“Summer has come around but the Pandemic is not over yet. What can my kids do?” This was a question many parents were asking earlier this year. Despite things changing quickly with vaccination rates increasing, many governing bodies had not made a call on whether in-person summer camps would be allowed or not.
In Winter 2020, Digital Media Academy launched its first Virtual Tech Camps to allow for Applied Technology Education to continue during the Pandemic. A significantly high interest and participation rate in Virtual Tech Camps was the greatest evidence that Post-pandemic learning will definitely look different. According to an article by the World Economic Forum written in April 2020: “education has changed dramatically, with the distinctive rise of e-learning, whereby teaching is undertaken remotely and on digital platforms. Research suggests that online learning has been shown to increase retention of information, and take less time, meaning the changes coronavirus have caused might be here to stay.”
Today, I explore why Virtual Tech Camps are here to stay:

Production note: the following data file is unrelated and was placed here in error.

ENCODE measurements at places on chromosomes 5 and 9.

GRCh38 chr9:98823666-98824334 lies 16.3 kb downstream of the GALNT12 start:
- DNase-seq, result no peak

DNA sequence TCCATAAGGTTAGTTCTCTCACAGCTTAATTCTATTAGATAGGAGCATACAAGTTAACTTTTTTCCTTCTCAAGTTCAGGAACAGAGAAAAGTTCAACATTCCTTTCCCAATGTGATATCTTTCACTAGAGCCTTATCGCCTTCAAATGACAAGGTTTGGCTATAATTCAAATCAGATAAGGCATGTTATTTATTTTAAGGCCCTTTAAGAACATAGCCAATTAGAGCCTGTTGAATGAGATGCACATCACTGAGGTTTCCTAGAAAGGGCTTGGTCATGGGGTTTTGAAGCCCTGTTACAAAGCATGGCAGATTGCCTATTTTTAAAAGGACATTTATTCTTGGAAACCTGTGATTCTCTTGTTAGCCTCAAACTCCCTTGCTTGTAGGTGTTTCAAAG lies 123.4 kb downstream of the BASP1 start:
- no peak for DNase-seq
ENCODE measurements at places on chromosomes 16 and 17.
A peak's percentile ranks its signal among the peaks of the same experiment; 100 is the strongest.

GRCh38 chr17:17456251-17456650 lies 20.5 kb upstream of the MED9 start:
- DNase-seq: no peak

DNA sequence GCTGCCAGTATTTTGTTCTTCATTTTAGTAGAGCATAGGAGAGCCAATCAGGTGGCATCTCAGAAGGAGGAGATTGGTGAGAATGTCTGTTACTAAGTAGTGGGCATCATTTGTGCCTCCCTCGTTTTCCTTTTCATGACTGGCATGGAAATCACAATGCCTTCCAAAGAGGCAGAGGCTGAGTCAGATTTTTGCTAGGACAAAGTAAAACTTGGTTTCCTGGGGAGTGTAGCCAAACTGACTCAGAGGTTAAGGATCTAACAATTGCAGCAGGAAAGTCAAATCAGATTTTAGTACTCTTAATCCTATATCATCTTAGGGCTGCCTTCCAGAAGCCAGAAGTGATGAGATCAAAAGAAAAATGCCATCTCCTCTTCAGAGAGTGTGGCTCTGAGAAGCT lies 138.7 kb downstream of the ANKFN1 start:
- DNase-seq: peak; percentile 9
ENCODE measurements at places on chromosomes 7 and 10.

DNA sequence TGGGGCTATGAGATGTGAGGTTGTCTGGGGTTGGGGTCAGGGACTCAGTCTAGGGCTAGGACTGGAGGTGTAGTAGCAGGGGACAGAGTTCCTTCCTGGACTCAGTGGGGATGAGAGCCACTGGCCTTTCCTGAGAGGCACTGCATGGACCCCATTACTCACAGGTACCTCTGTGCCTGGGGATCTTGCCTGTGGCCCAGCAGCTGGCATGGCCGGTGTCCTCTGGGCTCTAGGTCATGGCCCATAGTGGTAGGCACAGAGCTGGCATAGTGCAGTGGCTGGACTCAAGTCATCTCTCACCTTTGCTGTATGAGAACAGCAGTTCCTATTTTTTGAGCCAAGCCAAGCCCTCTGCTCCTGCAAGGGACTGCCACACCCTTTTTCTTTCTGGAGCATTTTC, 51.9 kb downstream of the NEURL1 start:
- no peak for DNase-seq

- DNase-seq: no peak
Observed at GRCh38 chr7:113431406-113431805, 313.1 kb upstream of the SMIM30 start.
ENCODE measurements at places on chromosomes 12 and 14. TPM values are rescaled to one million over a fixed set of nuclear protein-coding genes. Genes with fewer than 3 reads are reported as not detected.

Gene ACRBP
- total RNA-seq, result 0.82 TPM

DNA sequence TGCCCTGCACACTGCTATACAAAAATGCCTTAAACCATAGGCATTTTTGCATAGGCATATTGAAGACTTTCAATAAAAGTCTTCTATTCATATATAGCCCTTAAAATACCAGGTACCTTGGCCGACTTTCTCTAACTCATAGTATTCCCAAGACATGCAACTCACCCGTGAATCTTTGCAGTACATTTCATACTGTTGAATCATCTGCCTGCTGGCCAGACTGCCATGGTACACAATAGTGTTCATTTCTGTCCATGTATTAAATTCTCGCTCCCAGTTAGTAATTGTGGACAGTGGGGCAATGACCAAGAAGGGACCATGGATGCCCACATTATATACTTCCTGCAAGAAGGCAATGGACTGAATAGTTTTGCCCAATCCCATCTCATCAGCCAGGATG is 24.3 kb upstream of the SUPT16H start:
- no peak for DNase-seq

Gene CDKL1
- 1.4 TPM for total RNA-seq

1. Highly Developed Digital Literacy in Students = Desire to Learn Online
It was incredible to see how digitally literate our students already were. Since the start of the Pandemic, students were forced into participating in virtual learning. Students did not have a choice in this matter. However, unlike us adults, students are very used to communicating and interacting with people virtually on social media, online games, etc. Using their already developed online-social-skills, students quickly made friends during Virtual Tech Camps. It was such a beautiful thing to see friendships blossom despite the physical limitations.
2. International Barriers Broken Down
Thanks to the virtual class setting, students were able to connect with peers from all over the world. We had students join us from Canada, USA, India, China, Japan, Hong Kong, Saudi Arabia, Panama, Turkey, Netherlands, Bahamas, Bermuda, Switzerland, South Korea, Singapore, UAE, Brazil, Estonia, Italy, Bangladesh, Taiwan, Spain and Germany. What a list! This to me is an example of a path towards achieving more equity in education: the barriers broken down so that students from all over the world can access the same quality of education. It is also a privilege to be working for a company which promotes equity in learning by providing scholarships to students. For example, DMA handed out around 1,000 scholarships last Summer.